If you are going to beat the Heat, you have to turn them into jump shooters. If Dwyane Wade and LeBron James are getting dunks and layups you are in trouble. Even Ronny Turiaf makes his dunks. You have to push them out away from the hoop.
Boston didn’t do that in Game 1, Miami got in the lane and did what they wanted. The Heat had 42 points in the paint. Wade showed off his floater, LeBron worked from the post, the pair drove all the way to the rim off the bounce, cutters were diving down the lane all game.
Doc Rivers said after the game that LeBron and Wade got to play in “extreme comfort” and that has to change. Rajon Rondo has an idea how. Via the Sun Sentinel.
“Nothing dirty,” Rondo said… “but they have to hit the deck, too.”
He was not the only guy talking about bringing a little of the Pacers series back to the Heat.
It’s a good theory, but….
First, Wade and particularly LeBron take the contact and still score as well as any players in the league. You don’t want to give them a lot of and-1 opportunities. Then there is the fact you’re risking foul trouble for key guys.
I think we’ll see a closer game, I think we’ll see more Greg Stiemsma, I think we’ll see the Celtics hold and grab and do everything they can to disrupt the Heat on offense. The Celtics will even got to some zone, which they surprisingly rolled out in the fourth quarter. They will again try to grind the game down to a halt.
But I’m still not sold that will be enough.
LeBron James was dominant — the clear best player on the planet — when the Cleveland Cavaliers needed him most. That’s the reason Cleveland got its first major sports title in 52 years.
It’s the dead part of the NBA season — training camps don’t even open for a month — so why not enjoy a look back at LeBron’s amazing run to a legacy-defining NBA ring. Like you don’t have 15 minutes for this. What are you going to do, watch more preseason football?
It’s a summer tradition — tall NBA players swatting away the shots of young kids at camps/clinics.
Philadelphia’s Joel Embiid has yet to step on an NBA court — this fall, finally? — but he is part of the youth tradition now, destroying this young man at the Sixers Beach Bash event Saturday.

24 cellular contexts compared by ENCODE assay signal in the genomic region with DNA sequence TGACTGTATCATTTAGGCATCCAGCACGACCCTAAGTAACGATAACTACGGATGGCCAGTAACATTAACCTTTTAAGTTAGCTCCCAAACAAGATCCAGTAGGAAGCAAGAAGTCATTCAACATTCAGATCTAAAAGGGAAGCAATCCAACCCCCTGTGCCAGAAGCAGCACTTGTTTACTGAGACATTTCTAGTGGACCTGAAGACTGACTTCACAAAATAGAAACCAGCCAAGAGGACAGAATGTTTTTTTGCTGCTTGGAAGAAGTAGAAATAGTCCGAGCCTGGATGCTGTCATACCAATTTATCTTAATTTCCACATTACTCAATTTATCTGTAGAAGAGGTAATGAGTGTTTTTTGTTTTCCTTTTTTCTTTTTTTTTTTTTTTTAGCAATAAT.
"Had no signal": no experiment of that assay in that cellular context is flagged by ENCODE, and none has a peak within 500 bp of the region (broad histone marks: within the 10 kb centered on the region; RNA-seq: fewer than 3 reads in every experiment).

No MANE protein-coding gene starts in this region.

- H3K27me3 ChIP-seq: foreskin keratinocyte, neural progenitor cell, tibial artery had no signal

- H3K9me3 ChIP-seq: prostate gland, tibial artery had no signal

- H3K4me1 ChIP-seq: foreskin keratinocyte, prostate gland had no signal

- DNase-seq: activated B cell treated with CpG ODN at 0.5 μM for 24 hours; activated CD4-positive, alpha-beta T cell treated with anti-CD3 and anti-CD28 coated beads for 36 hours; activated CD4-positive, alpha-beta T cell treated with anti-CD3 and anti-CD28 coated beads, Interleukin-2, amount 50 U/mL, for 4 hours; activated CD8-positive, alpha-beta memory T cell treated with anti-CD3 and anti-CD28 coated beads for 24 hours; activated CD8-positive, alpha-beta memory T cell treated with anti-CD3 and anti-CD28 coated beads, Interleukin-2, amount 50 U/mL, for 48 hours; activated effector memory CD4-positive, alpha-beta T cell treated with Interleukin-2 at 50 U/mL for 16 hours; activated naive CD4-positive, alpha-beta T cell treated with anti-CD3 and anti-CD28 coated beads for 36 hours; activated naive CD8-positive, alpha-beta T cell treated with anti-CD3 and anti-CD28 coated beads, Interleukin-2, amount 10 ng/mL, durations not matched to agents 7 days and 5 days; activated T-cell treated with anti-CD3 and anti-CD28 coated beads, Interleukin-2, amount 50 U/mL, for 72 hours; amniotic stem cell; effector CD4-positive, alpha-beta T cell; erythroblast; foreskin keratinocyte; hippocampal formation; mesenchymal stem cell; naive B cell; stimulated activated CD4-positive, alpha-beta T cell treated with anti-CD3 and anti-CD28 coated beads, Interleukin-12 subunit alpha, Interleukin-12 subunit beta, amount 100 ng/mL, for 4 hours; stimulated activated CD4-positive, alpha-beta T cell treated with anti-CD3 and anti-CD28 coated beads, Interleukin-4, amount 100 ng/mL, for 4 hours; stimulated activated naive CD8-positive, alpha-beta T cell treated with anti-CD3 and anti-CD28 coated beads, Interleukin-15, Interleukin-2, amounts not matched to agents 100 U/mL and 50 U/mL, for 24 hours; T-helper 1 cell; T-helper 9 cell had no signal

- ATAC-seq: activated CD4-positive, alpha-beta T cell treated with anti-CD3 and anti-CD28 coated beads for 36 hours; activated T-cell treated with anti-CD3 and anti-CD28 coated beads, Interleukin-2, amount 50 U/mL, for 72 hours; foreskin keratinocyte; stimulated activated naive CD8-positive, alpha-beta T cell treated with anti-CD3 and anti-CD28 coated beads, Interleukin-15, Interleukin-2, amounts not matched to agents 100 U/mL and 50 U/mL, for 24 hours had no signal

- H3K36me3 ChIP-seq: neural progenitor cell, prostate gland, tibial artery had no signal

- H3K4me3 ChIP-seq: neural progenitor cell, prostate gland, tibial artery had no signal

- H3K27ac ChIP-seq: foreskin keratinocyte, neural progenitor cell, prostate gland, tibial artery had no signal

This summer Embiid has arm wrestled Justin Bieber and looked good working out in an empty gym, and to add to that list here is Embiid overpowering an average guy at Beach Bash then throwing it down. The man at least provided a little more resistance than a chair.
Despite the Warriors’ loss in the Finals, it’s been a good summer for Harrison Barnes. He signed a four-year, $94 million deal in Dallas and won a gold medal with Team USA at the Olympics in Rio de Janeiro. And maybe best of all, he got engaged on Saturday night, as he revealed on Twitter:
Congrats to Barnes and his new fiancée.
Shortly after winning a title with the Cleveland Cavaliers, veteran guard Mo Williams picked up his $2.2 million option for next season, choosing to take the guaranteed money on the table for him rather than test free agency at age 33. But he might not be with the Cavs this season — the Cleveland Plain Dealer‘s Joe Vardon reports that Williams is considering retiring from playing due to lingering knee problems, and the Cavaliers could waive him under the stretch provision in the coming days.
Williams, 33, a 13-year veteran and former All-Star who played a supporting role in the Cavs’ 2016 NBA championship, is strongly considering retirement, multiple sources told cleveland.com.
From Williams’ side of this, he battled a left-knee issue for most of last season while playing in just 41 regular-season games, as his playing time dwindled once Irving returned from knee surgery and the coaching staff chose to stick with Matthew Dellavedova as Irving’s backup.
Sources said his balky knee, desire to coach — especially younger players and children — and the obvious chance to go out as a champion are weighing heavily upon him.
Vardon reports that the Cavs are considering stretching him before the August 31 deadline, but are holding off for now because they want to leave open the possibility of a trade with another team to take on his salary. Either way, it looks as though Williams is done after 13 seasons in the NBA.